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Should You Study Something You Love, or Something Practical?

Written By - The Young Vision Ambassador, Radhika Marwaha Global Disease Biology, University of California Davis, USA.

“Please tell us your career goals and any plans you may have for graduate study,” read almost every application I had looked at in the past hour. A Biology undergraduate degree with minimal research experience gets you almost nowhere in the career race, and that apart from passion happens to be the negative incentive, in applying to graduate school. While the above question is vague and tricky – the answer seems to be meandering somewhere between an applicant’s passion, and the challenges that our world today is facing. In this issue of TYV, we will try and deconstruct this decision-making process.

Pro tip: It is never easy (especially not when you are 17); don’t let anyone tell you otherwise.

Something you “Love.”

I’ve spent every year of the past decade envisioning myself in a different career position – these choices are often informed by events in the news, people I interact with, projects I am involved in, and my courses at school. Necessarily, we as students are interested in multiple fields because we are only starting in our careers. However, this also makes it very difficult for us to identify our calling. Furthermore, given the risk of being blamed for making the wrong choice, students seldom explore untrodden paths or their passion-potentials. ‘Making the most of our talents’ and ‘turning our hobbies into full-time jobs’ are concepts that still need to be normalised in our social circles, but can go a long way in motivating individuals to perform better in the workforce.

To track and better document the changes, nuances, and the direction your interests take, you should consider adopting tools like passion planning in your daily lives. In line with the bullet journaling trend that gained popularity a few years ago, this instrument allows you to create a roadmap and prioritise your involvements and strengths that are closest to your heart. Students must actively think about broader prompts like your purpose (this can be general, like ‘serving humanity’) and channels that can lead up to it (such as ‘starting a Mental Health club at school’ or ‘upcycling household plastic waste regularly at home’). These allow you to create short and long term goals. Once you map these out, you can weave your success in achieving these goals into your everyday life by spending a few hours with your Passion Planner every week.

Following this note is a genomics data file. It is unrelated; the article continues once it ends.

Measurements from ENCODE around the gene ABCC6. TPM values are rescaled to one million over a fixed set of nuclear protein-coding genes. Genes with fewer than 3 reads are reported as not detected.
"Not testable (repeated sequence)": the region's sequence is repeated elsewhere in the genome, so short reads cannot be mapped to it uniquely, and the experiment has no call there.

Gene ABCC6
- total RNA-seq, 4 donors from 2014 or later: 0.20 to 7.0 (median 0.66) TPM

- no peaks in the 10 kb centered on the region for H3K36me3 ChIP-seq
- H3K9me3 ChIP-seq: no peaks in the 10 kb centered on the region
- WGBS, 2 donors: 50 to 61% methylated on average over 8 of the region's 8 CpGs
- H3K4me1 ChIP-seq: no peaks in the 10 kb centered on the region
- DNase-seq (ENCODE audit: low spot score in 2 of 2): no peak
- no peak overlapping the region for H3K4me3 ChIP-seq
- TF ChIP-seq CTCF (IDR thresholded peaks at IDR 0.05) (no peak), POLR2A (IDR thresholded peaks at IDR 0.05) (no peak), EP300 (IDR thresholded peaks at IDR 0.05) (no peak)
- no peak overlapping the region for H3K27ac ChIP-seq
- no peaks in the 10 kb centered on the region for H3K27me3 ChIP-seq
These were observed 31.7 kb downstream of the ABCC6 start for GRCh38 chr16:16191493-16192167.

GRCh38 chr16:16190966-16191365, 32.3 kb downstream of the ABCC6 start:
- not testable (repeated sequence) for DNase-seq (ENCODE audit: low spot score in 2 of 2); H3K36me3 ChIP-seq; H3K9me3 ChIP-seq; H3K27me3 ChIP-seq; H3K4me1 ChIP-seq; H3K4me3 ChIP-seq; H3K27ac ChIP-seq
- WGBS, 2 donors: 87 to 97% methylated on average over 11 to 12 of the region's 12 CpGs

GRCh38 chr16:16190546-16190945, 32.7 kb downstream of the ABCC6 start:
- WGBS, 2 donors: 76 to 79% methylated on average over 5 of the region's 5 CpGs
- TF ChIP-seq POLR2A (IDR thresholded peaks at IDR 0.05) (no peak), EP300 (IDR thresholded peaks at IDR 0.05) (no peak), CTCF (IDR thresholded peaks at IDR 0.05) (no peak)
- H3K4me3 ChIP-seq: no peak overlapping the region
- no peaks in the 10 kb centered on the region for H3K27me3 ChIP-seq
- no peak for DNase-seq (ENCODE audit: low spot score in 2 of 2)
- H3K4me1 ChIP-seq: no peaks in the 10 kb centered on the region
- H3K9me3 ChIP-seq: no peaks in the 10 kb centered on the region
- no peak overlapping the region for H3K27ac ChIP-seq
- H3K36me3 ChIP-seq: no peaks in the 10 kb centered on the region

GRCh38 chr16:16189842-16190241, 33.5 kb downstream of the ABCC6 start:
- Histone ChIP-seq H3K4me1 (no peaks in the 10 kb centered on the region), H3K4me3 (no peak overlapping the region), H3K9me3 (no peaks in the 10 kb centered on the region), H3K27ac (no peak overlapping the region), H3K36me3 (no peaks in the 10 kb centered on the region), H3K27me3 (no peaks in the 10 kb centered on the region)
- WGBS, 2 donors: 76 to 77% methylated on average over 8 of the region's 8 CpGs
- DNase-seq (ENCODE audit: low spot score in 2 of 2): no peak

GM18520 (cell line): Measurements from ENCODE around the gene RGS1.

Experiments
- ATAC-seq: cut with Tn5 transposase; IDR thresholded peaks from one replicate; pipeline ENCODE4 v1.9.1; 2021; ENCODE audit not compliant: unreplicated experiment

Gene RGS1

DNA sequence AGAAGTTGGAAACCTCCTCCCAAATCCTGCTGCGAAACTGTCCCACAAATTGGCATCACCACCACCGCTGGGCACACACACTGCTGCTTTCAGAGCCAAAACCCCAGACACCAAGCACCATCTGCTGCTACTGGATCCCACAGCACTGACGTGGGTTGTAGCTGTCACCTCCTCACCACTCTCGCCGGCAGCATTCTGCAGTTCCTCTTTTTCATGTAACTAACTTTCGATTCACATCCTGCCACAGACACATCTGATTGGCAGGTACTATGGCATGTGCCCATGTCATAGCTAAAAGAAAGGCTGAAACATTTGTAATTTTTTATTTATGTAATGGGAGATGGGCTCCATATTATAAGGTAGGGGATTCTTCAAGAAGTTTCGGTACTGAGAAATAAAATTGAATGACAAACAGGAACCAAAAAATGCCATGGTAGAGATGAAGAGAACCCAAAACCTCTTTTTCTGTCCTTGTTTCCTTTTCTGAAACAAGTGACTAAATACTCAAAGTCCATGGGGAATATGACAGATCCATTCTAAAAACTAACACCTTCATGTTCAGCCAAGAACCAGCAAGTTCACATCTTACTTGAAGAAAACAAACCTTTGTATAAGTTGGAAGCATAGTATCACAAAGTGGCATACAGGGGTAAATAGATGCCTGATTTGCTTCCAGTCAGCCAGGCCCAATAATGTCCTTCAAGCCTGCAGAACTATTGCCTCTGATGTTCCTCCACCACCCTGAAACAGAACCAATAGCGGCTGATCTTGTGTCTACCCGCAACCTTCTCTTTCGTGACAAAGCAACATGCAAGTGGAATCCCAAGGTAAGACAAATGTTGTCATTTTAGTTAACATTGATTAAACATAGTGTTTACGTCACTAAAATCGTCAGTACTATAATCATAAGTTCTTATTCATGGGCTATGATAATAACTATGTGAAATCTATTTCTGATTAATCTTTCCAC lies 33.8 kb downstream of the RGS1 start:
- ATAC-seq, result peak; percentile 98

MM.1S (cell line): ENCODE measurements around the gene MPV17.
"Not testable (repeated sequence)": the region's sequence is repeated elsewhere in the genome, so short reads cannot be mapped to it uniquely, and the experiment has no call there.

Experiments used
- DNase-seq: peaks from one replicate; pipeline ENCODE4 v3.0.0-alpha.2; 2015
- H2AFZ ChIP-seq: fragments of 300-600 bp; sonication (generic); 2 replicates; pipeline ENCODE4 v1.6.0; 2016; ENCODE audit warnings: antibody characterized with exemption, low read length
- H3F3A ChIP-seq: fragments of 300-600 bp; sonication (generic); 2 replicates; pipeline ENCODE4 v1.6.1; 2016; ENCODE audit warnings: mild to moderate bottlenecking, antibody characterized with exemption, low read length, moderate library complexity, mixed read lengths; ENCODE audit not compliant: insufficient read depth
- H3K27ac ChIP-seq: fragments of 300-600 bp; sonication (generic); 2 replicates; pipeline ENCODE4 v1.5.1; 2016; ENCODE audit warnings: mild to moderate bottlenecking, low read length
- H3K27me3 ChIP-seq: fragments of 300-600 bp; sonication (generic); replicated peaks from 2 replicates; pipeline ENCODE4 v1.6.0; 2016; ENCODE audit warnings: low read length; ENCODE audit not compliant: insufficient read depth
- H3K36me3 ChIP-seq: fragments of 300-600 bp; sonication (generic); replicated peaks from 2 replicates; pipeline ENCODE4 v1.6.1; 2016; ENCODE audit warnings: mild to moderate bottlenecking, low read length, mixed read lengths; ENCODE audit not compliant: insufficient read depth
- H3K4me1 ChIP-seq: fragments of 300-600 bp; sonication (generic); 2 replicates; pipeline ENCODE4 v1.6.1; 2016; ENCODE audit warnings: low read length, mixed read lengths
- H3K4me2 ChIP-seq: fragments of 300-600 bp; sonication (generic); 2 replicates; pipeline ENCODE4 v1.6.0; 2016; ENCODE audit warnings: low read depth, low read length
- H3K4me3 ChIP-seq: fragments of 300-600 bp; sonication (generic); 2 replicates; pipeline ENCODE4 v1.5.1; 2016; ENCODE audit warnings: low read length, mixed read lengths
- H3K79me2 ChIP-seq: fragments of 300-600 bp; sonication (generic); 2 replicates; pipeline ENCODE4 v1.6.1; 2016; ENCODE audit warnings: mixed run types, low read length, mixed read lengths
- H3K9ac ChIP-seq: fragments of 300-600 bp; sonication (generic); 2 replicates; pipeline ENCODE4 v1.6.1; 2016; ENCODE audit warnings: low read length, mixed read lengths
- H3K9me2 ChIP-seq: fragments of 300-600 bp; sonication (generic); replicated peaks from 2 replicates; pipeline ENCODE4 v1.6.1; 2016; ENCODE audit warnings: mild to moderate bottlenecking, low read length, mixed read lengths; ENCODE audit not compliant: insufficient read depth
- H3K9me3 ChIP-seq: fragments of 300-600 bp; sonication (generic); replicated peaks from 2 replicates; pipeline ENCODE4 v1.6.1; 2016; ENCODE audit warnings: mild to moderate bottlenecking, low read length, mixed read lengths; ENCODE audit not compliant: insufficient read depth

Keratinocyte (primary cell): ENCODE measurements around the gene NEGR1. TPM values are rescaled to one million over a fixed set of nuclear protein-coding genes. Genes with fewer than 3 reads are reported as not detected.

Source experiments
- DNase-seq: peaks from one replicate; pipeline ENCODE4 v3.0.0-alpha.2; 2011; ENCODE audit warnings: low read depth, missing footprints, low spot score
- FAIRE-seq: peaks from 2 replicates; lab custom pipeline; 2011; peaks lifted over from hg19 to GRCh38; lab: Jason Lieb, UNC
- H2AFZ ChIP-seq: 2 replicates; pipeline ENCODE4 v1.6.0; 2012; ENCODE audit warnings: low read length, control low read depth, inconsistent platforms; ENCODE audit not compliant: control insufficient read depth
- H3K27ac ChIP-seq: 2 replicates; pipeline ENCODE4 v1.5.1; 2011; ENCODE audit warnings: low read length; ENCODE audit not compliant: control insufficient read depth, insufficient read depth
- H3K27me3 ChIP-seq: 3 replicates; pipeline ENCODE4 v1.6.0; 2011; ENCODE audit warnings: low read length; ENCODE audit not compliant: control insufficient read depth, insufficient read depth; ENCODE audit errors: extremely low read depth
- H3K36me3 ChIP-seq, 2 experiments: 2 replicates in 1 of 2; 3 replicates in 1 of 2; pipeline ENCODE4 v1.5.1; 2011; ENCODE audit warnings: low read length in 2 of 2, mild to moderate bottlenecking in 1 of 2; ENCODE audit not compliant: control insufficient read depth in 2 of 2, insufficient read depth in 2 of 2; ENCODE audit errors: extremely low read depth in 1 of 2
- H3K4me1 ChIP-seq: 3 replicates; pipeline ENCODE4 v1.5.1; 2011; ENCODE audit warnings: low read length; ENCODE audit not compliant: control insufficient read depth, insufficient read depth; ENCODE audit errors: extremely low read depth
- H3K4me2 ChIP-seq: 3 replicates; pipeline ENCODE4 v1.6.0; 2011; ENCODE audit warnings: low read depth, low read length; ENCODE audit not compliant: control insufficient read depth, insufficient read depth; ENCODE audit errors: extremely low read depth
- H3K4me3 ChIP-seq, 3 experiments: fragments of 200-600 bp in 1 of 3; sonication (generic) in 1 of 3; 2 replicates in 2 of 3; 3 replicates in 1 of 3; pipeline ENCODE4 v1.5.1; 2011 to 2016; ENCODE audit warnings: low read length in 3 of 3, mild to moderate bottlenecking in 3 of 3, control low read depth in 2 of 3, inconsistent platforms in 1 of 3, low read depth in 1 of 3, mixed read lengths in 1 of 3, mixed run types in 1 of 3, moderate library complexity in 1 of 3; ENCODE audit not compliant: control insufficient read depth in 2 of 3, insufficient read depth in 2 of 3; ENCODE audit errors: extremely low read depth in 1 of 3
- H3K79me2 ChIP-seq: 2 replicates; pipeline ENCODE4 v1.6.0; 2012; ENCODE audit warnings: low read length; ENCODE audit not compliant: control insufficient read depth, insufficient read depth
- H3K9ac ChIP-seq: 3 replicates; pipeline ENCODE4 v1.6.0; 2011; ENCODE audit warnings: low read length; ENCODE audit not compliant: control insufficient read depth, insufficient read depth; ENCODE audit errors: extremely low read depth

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Something “Practical”

Defining a practical field of study is very challenging, given the interaction between humans and different biological, physical, and material ecosystems. Today, encouraging folks to become ecological conservationists and politicians is essential in achieving what leaders, worldwide, deem vital to ensure well-being and harmony amongst the global community in the United Nations. These are the 17 Sustainable Development Goals that ask nations to address issues in, and achieve baseline performance in economic growth and the industry, while ensuring zero poverty, hunger, and strong institutions.

To become a part of the success stories that countries are writing at grassroots levels, in urban areas, and within traditional social structures, students must be made aware of these sustainable development goals. Private and public, social, and financial enterprises are working towards the implementation of the SDGs by the year 2030. My understanding is that for our readers applying to undergraduate and graduate programs in this year’s cycle or a year or two, the 2030 deadline is a crucial point in career planning. In the 4-8 years of study and work experience that we all will gain in our respective fields leading up to 2030, will open up new opportunities for students and highlight more unique niches in the workforce.

The sole responsibility, however, of exposing students to the importance of achieving these goals sustainably and understanding how they impact the everyday life of each global citizen, lies in the hands of educators. Career counsellors and success coaches at academic institutions must also be adept at helping students identify the intersections between student interests (that are nurtured with passion) and the SDGs. For one, I am consolidating my interest to work in community redevelopment for displaced populations with the SGDs that demand a reduction in inequalities and good health/well-being for all.

Although diplomatic, I believe that these intersections can help maximise our contribution to society at both a micro and macro-level. Individually, units of the workforce will be pursuing majors and working in the fields of genuine interest. At the population level, these units will be involved in several niche roles that interact fruitfully to move us a step forward – every day – in the right direction. I’d thus, recommend all students to give themselves space and time to deconstruct their emotions and understand how that translates into their vision for themselves while being aware of the global challenges that can impact the communities around them negatively.